Looking for faces of diabetes

When my youngest son Matt was in early elementary school, he would occasionally come home with a long face and big, sad eyes — his hang-dog look.

“How was school, bud?” I would ask. Because I recognized the signs, I knew what the answer would be.

“It was the worst day ever,” he would reply so mournfully that I would have to hide a smile.

The reasons varied, but always involved someone else. One day it was because one of his schoolmates had fallen on the playground and cut his chin. A week later a little girl was crabby and yelled at another girl, which made her sad. A teacher announced her father was sick, a friend reported his grandfather had died, a boy’s dog was hit by a car…we heard about them all at home because it was “the worst day ever.”

One day in third grade, Matt came home with his hang-dog expression, so I did my part and asked how his day went.

“It was the worst day ever,” he replied as expected.

He was pretty upset, and I actually had to work to find out what was going on.

“Rachel is sick,” he finally told me.

Thinking his little friend had the flu or a cold, I gave him a hug (what Mom couldn’t appreciate his sweetness?) and assured him she would be fine in a few days.

“But she won’t,” he insisted, a little angry that I wasn’t understanding his concern. “She was gone for a lot of days and has dib-something and can’t eat candy and might get dizzy.”

It took me a little bit of questioning to figure it out. Rachel, a fellow third grade student at Murray County Central, had been diagnosed with Type I Diabetes. For Matt, it was a “worst day ever” because he was worried about his friend and scared that she might get sicker.

Having had a child diagnosed with a chronic disease a few years earlier and remembering the fear, I sent a quick prayer winging toward Rachel and her folks.

I’m pleased to say Rachel Carlson, a junior at MCC, is doing great. A fine young lady, as a matter of fact, with an engaging smile, a fun sense of humor and an amazing amount of different talents. If you have attended a choir or band concert or theater production at the school in the last several years, you’ve probably seen her on stage.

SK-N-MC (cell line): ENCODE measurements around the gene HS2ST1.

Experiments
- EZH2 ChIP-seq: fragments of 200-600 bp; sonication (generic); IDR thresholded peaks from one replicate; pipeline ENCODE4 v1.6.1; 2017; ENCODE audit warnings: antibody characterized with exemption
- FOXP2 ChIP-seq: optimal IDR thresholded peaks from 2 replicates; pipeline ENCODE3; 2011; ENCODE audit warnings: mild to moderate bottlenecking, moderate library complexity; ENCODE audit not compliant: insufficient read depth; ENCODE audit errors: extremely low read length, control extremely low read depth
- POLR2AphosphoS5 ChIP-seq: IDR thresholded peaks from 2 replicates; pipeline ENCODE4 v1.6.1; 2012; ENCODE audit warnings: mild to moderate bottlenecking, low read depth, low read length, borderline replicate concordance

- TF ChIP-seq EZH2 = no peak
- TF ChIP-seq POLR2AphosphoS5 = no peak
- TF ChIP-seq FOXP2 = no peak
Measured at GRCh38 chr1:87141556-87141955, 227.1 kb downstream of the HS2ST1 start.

I sat down with her earlier this week and asked her to tell me the story of her life as a child and teenager with diabetes, and she was kind enough to agree. I’ll share that story with you in a week or so.

I had decided a few months ago to do a few articles in November about living with diabetes and she seemed like a great place to start, partially because I run into her in my kitchen or yard or living room every now and then.

November is Diabetes Awareness Month, and I want to tell the stories of people who have been affected by the disease, starting with Rachel.

What I’d like to do is talk to a few others in our coverage area who have been impacted by diabetes, either through having it or having a family member who has it. I want to call it “Faces of Diabetes,” and run several articles throughout the month.

I want to hear stories of either Type I or Type II — triumphs, frustrations, daily living and thoughts about the future.

So, anyone who is interested, give me a call or drop me an email.

I can be reached by phone at (800) 642-3243 or locally at (507) 376-9711. My extension is 222. If I’m not around (sometimes I run in and out a lot), please leave me a voice mail. Or I can be reached via email at jwettschreck@dglobe.com.

For anyone who is curious, Matt generally doesn’t come home and announce it was “the worst day ever” anymore, although I do still see that hang-dog look every now and then. These days, he’s almost 17 years old and shares information about his day one of two ways — either I can’t pry it out of him or I can’t get away from it, depending on whether or not he feels like talking to his old mom.

For anyone who has ever followed a teenager around trying to drag information out of them or stood in the kitchen trying to whip up a quick supper while listening to rant about the unfairness of the public school system, part-time jobs or life in general, you know exactly what I mean.

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